A judge is to decide if Police Scotland treated an applicant unfairly after she disclosed she was taking antidepressants and her job offer was withdrawn.

Laura Mackenzie, from Inverness, was being treated for post-natal depression and applicants are required to have been clear of the medication for two years.

She is taking Police Scotland to an employment tribunal, claiming she is the victim of disability discrimination.

Ms Mackenzie claims she was told by an occupational health nurse that she believed the policy was "outdated".  She was described as an "outstanding" candidate by the force.

The Herald: Laura Mackenzie

An appeal by Police Scotland was thrown out at the first stage of the judicial process.

A date has now been set for a three-day hearing starting on August 14.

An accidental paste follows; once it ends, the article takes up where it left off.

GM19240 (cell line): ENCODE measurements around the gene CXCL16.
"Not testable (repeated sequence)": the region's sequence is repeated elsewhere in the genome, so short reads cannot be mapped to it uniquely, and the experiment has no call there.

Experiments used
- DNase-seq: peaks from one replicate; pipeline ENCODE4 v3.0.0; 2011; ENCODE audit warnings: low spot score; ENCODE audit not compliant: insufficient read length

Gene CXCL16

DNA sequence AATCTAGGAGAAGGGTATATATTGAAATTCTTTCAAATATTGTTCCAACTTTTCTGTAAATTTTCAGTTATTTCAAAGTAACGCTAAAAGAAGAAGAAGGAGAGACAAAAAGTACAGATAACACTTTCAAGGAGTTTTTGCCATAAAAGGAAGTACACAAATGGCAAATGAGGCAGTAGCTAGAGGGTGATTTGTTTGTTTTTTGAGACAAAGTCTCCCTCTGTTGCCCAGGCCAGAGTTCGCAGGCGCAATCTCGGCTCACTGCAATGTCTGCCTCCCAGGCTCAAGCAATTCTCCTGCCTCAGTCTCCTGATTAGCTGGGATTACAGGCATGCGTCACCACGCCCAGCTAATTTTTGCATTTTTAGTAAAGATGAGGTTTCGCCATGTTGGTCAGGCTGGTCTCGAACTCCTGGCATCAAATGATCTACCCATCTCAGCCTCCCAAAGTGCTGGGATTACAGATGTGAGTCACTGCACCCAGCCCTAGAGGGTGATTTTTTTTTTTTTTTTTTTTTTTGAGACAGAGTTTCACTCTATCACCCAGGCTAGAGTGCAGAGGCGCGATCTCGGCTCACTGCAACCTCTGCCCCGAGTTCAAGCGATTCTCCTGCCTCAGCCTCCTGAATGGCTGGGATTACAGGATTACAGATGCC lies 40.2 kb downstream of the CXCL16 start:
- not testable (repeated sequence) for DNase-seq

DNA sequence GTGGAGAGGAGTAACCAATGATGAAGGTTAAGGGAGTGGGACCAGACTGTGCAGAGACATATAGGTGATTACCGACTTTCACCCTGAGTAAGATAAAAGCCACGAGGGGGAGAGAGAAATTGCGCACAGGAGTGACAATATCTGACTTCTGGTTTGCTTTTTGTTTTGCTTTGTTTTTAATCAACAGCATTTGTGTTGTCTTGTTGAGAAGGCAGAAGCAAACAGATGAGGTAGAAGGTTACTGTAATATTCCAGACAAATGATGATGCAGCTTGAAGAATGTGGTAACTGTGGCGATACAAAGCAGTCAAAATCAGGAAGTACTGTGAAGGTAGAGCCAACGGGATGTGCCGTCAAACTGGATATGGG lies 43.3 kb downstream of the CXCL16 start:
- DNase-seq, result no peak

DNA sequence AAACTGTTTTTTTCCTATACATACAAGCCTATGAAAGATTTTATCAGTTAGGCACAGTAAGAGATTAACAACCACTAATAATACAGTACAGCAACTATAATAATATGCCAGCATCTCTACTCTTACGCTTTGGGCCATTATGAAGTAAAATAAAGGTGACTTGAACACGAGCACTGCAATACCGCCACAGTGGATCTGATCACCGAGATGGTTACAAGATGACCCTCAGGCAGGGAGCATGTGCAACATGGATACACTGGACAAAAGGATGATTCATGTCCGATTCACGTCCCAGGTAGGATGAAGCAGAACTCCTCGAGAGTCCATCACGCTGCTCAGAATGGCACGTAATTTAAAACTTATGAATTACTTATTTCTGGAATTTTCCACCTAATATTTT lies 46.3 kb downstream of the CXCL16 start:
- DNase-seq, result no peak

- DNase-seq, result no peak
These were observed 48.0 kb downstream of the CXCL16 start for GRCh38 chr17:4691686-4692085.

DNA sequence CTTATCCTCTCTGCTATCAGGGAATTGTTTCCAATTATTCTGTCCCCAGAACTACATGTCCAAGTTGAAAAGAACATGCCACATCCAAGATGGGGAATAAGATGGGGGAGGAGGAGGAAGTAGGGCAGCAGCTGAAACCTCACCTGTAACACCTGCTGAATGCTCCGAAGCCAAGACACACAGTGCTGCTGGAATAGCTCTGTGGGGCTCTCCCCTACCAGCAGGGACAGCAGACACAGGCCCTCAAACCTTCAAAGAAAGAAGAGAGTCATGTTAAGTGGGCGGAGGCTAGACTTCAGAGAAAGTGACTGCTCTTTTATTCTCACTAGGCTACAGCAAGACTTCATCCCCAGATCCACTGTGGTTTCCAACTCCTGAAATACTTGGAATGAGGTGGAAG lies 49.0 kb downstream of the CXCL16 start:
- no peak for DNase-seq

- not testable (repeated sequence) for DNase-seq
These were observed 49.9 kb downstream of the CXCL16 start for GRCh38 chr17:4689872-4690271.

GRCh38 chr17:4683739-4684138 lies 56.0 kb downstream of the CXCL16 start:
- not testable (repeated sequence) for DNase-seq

An estimated one in four people are affected by anxiety or depression - the most common reason for antidepressant use.

Policy varies across forces but the UK Government says there is no automatic ban on appointments if applicants are taking the drugs.


Police Scotland sued over 'outdated' antidepressant rule 

'Like many folk, I take antidepressants - that's why we would make good cops'

Jay Lawson, who is representing Ms Mackenzie said: "The Tribunal hearing  will forensically analyse the treatment of applicants with underlying health conditions which are arguing is discriminatory on many levels.”

The Metropolitan Police say candidates will be individually assessed but it is recommended that they have been well "without medication" for at least six months before applying.

Essex police says there is no blanket ban and applicants are assessed on a case-by-case basis.

Police Scotland said the ban does not apply to officers who are already in the job.

The Scottish Fire and Rescue Service said being on medication was not a barrier to employment.